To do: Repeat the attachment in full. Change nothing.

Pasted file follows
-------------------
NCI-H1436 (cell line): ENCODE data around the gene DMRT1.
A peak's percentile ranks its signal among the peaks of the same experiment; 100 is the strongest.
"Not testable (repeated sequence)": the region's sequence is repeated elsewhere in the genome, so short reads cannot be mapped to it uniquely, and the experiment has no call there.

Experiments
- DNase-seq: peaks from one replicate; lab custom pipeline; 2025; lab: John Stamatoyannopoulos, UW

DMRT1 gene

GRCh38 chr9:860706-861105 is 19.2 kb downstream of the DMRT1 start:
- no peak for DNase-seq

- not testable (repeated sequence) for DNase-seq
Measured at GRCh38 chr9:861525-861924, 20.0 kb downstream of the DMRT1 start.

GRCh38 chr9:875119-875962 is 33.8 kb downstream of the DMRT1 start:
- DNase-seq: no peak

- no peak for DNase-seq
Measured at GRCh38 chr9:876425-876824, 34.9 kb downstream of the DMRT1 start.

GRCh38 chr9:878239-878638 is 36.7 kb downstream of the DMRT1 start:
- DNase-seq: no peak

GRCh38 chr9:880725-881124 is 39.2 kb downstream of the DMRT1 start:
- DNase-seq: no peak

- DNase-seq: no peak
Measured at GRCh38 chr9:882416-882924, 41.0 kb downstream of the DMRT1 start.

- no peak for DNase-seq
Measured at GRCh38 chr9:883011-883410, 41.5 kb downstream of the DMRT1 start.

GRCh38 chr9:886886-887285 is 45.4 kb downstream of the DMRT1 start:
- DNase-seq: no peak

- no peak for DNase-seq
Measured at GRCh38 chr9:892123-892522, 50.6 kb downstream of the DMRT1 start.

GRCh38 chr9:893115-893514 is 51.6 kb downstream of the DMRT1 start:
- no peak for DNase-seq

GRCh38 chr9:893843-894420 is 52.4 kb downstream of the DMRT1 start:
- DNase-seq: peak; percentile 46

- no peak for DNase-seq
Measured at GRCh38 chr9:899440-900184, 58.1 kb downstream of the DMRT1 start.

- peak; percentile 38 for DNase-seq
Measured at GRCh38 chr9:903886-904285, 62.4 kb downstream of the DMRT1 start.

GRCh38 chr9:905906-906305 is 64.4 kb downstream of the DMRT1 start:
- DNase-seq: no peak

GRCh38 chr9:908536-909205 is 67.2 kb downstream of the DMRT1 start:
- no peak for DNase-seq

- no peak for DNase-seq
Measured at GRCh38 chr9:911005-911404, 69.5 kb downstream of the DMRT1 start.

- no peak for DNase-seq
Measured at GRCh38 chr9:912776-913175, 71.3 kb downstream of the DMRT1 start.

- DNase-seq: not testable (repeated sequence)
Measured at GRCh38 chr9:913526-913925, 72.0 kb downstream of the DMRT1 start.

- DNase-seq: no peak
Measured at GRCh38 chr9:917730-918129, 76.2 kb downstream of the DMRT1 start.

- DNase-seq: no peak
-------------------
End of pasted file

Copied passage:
NCI-H1436 (cell line): ENCODE data around the gene DMRT1.
A peak's percentile ranks its signal among the peaks of the same experiment; 100 is the strongest.
"Not testable (repeated sequence)": the region's sequence is repeated elsewhere in the genome, so short reads cannot be mapped to it uniquely, and the experiment has no call there.

Experiments
- DNase-seq: peaks from one replicate; lab custom pipeline; 2025; lab: John Stamatoyannopoulos, UW

DMRT1 gene

GRCh38 chr9:860706-861105 is 19.2 kb downstream of the DMRT1 start:
- no peak for DNase-seq

- not testable (repeated sequence) for DNase-seq
Measured at GRCh38 chr9:861525-861924, 20.0 kb downstream of the DMRT1 start.

GRCh38 chr9:875119-875962 is 33.8 kb downstream of the DMRT1 start:
- DNase-seq: no peak

- no peak for DNase-seq
Measured at GRCh38 chr9:876425-876824, 34.9 kb downstream of the DMRT1 start.

GRCh38 chr9:878239-878638 is 36.7 kb downstream of the DMRT1 start:
- DNase-seq: no peak

GRCh38 chr9:880725-881124 is 39.2 kb downstream of the DMRT1 start:
- DNase-seq: no peak

- DNase-seq: no peak
Measured at GRCh38 chr9:882416-882924, 41.0 kb downstream of the DMRT1 start.

- no peak for DNase-seq
Measured at GRCh38 chr9:883011-883410, 41.5 kb downstream of the DMRT1 start.

GRCh38 chr9:886886-887285 is 45.4 kb downstream of the DMRT1 start:
- DNase-seq: no peak

- no peak for DNase-seq
Measured at GRCh38 chr9:892123-892522, 50.6 kb downstream of the DMRT1 start.

GRCh38 chr9:893115-893514 is 51.6 kb downstream of the DMRT1 start:
- no peak for DNase-seq

GRCh38 chr9:893843-894420 is 52.4 kb downstream of the DMRT1 start:
- DNase-seq: peak; percentile 46

- no peak for DNase-seq
Measured at GRCh38 chr9:899440-900184, 58.1 kb downstream of the DMRT1 start.

- peak; percentile 38 for DNase-seq
Measured at GRCh38 chr9:903886-904285, 62.4 kb downstream of the DMRT1 start.

GRCh38 chr9:905906-906305 is 64.4 kb downstream of the DMRT1 start:
- DNase-seq: no peak

GRCh38 chr9:908536-909205 is 67.2 kb downstream of the DMRT1 start:
- no peak for DNase-seq

- no peak for DNase-seq
Measured at GRCh38 chr9:911005-911404, 69.5 kb downstream of the DMRT1 start.

- no peak for DNase-seq
Measured at GRCh38 chr9:912776-913175, 71.3 kb downstream of the DMRT1 start.

- DNase-seq: not testable (repeated sequence)
Measured at GRCh38 chr9:913526-913925, 72.0 kb downstream of the DMRT1 start.

- DNase-seq: no peak
Measured at GRCh38 chr9:917730-918129, 76.2 kb downstream of the DMRT1 start.

- DNase-seq: no peak